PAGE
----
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First Zika case reported in Malaysia

Published
Modified 1 Sep 2016, 5:54 am

The Health Ministry today announced the first suspected Zika case in Malaysia, involving a woman in Klang, Selangor.

The woman, 58, is the mother of a female patient infected with the virus in Singapore, Health Minister Dr S Subramaniam said.

Although she displays symptoms of Zika infection, the case is classified as "suspected infection" as her blood test is pending.

A urine Polymerase Chain Reaction test conducted on the patient at the Sungai Buloh Hospital on Aug 30, was positive for the Zika virus, he said.

The patient, who lives in Bandar Botani, visited her daughter in Singapore on Aug 19 and returned to Malaysia on Aug 21.

She displayed symptoms of a rash on Aug 28 and sought medical attention at a private clinic on Aug 30, where the general practitioner diagnosed her with suspected Zika infection.

She had from Aug 21 to 28 also visited various areas in the district of Klang and Kuala Lumpur.

"Based on the findings from the investigation, the ministry has already started vector control activities in the residential area of the case and other places that the patient had visited.

"Control activities carried out include eliminate Aedes breeding sites, larvaciding and fogging.

"In addition, close contacts to the patient will be examined (to see) whether they have any fever or other Zika symptoms," he said.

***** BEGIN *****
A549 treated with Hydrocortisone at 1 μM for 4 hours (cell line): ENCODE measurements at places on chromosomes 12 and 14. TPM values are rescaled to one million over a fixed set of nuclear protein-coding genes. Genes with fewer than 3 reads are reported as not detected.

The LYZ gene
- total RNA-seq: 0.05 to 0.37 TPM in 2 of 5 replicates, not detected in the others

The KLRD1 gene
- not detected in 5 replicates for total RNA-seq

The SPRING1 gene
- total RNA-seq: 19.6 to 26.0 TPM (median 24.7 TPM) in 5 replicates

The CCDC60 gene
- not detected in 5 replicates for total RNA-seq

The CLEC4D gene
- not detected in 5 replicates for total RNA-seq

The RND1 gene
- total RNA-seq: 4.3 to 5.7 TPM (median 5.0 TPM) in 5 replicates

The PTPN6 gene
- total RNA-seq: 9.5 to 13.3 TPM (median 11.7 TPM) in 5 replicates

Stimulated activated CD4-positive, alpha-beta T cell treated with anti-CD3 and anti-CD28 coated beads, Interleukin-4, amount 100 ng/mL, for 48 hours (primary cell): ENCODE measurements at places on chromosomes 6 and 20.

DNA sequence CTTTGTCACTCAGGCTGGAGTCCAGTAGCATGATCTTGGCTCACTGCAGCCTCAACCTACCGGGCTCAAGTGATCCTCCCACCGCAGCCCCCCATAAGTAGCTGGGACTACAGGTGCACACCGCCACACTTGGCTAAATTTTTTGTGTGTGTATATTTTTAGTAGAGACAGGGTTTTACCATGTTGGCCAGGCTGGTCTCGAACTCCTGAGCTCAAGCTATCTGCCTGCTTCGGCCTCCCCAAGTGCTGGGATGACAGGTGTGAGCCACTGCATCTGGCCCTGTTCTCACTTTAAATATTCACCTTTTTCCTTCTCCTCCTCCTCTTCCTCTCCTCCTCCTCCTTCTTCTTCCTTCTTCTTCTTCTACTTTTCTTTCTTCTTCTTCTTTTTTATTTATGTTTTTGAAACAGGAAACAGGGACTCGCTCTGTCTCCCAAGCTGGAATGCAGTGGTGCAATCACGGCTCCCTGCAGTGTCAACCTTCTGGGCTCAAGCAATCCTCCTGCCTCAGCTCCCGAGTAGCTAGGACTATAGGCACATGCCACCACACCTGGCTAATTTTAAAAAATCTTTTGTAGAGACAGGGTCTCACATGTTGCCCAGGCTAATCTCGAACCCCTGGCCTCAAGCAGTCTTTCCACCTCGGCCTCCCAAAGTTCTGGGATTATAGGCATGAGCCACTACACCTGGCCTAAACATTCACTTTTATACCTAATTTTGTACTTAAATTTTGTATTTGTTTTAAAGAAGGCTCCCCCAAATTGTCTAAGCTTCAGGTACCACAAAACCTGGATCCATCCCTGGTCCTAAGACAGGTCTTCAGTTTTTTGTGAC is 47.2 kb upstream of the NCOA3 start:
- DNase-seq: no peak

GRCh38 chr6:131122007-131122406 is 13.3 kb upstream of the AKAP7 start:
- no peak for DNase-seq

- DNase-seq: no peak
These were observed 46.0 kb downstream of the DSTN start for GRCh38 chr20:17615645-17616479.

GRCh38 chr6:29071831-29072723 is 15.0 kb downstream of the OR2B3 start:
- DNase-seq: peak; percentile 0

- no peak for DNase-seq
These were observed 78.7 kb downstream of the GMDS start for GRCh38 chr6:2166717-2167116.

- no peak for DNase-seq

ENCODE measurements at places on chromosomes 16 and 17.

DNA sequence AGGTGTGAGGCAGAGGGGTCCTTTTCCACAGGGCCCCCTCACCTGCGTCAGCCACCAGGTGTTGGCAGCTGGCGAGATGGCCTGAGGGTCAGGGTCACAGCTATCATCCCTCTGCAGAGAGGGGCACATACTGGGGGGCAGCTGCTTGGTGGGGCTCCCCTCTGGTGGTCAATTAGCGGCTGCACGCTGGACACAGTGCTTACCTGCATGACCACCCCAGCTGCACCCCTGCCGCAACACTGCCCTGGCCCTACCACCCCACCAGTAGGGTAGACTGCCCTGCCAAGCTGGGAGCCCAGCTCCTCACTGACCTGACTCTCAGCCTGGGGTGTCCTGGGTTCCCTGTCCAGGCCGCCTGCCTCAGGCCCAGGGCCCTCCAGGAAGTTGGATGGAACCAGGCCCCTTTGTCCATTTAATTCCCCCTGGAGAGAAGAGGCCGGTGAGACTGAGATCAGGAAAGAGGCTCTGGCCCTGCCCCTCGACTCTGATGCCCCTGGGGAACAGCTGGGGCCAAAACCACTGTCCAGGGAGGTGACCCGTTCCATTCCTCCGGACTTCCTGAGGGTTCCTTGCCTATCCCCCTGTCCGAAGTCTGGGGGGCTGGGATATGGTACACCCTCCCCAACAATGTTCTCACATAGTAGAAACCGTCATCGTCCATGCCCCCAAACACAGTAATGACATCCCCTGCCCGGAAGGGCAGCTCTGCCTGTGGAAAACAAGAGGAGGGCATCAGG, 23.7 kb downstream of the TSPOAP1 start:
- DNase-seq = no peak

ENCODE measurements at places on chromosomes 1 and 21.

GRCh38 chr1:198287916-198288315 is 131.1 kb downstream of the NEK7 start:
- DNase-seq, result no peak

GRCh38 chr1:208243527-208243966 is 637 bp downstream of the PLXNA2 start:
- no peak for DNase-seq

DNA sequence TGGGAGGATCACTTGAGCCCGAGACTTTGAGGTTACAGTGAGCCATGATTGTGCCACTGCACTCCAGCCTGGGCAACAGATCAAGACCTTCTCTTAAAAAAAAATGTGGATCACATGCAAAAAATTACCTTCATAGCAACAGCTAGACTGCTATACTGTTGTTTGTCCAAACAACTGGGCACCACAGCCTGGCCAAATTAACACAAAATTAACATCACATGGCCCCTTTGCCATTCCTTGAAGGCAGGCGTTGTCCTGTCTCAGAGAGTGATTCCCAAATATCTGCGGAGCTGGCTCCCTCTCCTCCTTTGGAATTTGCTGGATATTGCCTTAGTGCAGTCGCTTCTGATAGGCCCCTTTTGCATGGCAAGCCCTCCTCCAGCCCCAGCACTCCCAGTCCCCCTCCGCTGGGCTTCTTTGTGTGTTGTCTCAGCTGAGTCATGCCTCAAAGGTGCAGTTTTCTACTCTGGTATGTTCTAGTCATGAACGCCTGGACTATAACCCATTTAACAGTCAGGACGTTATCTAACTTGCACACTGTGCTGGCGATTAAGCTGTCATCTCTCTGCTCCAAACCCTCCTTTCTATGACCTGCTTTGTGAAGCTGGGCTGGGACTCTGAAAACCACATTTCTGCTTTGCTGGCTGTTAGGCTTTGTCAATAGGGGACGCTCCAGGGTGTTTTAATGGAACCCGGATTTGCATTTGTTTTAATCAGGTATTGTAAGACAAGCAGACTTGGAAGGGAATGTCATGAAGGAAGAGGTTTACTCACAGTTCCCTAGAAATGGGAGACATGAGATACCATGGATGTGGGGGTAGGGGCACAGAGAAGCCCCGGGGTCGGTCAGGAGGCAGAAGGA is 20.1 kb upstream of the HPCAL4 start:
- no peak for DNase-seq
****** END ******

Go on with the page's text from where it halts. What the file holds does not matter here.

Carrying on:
He said five Malaysians working and residing in Singapore have been confirmed infected, with Singapore reporting a total 115 cases as at yesterday.

"Due to the rapid spread of the Zika virus infection, Aedes monitoring and preventive activities are continuously performed and intensified in all states, especially in the state of Johor and Selangor," he said in a statement.

He told reporters in Putrajaya today that the ministry will not issue a travel advisory barring Malaysians from going to Singapore.

"About 200,000 Malaysians travel to and from Singapore daily. They have been advised to take prevenive measures, including appling mosquito repellents as often as possible," Bernama quoted him as saying. 

Those driving to Singapore are advised to spray repellent in their vehicles to avoid inadvertantly bringing back carrier mosquitos.

"We have also advised pregnant women to seek clarification from medical specialists as the disease posed a high risk to their babies," he reportedly said.

There are 16 government medical centres, besides private laboratories with facilities to detect the Zika virus.

 

 

 


Singapore yesterday reported that a pregnant woman is among those diagnosed as infected with the Zika virus.

The virus can be passed from a pregnant woman to her fetus, with infection during pregnancy causing risk of microcephaly, a birth defect where the child is born with an abnormally small head and underdeveloped brain.

The virus is most commonly spread through mosquito bites, with reported cases of infection through sexual intercourse and blood transfusions.

Symptoms are usually mild and include fever, rash, joint pain, conjunctivitis, muscle pain and headaches.

"People usually don’t get sick enough to go to the hospital, and they very rarely die of Zika.

"For this reason, many people might not realise they have been infected.

"Symptoms of Zika are similar to other viruses spread through mosquito bites, like dengue and chikungunya," the United States Centers for Disease Control and Prevention fact sheet reads.